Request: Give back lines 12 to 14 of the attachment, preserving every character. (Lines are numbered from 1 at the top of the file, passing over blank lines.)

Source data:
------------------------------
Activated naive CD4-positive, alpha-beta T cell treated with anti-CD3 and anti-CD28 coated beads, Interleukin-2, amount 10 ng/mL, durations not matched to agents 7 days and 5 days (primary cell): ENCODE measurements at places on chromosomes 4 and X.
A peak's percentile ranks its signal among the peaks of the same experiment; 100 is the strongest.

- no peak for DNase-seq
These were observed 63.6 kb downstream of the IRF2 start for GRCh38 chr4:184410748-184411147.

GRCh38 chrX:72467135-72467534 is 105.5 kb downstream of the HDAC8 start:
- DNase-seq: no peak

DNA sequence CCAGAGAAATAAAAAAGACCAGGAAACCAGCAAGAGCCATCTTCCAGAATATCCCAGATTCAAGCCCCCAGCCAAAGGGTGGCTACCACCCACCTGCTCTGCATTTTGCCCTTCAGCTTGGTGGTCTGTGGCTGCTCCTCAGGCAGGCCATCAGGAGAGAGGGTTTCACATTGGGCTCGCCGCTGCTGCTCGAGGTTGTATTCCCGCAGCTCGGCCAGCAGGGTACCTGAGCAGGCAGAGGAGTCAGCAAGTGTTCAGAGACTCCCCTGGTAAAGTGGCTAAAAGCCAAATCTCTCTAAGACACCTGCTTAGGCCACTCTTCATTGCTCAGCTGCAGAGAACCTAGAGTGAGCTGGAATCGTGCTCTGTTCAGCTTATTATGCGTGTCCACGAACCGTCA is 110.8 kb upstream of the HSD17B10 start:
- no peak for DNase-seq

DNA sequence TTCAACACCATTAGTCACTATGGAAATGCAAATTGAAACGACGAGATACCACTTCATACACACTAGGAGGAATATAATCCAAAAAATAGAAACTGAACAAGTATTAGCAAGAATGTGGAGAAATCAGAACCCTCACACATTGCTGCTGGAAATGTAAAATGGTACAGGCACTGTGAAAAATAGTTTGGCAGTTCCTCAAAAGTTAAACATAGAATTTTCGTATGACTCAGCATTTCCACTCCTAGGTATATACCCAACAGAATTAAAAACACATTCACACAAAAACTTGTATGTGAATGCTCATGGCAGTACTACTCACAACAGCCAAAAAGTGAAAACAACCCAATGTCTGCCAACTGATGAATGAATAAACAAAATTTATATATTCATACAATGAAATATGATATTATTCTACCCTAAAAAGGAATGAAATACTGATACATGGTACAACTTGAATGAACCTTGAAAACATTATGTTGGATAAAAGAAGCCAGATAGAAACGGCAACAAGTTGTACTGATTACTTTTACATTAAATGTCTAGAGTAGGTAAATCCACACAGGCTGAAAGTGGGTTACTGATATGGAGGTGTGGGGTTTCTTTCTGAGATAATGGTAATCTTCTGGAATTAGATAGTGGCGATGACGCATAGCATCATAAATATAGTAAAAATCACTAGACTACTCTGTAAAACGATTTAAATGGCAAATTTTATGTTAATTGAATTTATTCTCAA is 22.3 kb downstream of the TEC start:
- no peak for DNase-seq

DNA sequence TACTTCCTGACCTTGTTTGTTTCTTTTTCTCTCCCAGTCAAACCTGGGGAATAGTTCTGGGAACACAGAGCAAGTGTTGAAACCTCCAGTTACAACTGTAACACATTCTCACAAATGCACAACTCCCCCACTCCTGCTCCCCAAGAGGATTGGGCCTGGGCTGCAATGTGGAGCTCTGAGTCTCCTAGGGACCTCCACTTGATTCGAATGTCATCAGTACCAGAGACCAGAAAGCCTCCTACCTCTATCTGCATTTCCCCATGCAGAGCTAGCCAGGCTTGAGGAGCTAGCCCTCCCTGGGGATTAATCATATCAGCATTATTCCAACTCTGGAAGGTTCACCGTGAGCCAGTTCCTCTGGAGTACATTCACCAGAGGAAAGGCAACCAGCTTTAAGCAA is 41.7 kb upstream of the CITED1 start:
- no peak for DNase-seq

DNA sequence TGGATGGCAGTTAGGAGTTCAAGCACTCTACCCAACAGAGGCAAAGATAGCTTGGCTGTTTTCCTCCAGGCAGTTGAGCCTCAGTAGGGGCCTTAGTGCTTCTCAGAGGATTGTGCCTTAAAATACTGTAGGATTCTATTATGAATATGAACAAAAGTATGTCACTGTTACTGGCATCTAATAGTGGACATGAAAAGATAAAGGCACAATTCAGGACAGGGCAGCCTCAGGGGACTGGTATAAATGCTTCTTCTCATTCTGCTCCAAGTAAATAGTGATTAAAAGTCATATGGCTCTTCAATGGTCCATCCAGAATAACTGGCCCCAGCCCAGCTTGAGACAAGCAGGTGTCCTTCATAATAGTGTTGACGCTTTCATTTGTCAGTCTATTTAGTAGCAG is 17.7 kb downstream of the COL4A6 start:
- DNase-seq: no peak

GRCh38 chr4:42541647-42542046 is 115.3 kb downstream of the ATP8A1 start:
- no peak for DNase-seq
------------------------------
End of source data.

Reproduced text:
- no peak for DNase-seq

DNA sequence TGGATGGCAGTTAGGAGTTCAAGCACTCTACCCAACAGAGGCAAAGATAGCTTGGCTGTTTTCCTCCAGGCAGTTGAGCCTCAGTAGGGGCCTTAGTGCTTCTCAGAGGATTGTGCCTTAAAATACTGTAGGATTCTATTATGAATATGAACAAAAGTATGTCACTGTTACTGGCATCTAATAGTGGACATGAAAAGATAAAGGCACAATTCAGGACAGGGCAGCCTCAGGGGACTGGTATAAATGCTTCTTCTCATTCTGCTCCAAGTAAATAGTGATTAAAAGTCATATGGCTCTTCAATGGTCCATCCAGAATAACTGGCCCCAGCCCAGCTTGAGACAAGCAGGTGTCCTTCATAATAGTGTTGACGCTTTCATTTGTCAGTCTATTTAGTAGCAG is 17.7 kb downstream of the COL4A6 start:
- DNase-seq: no peak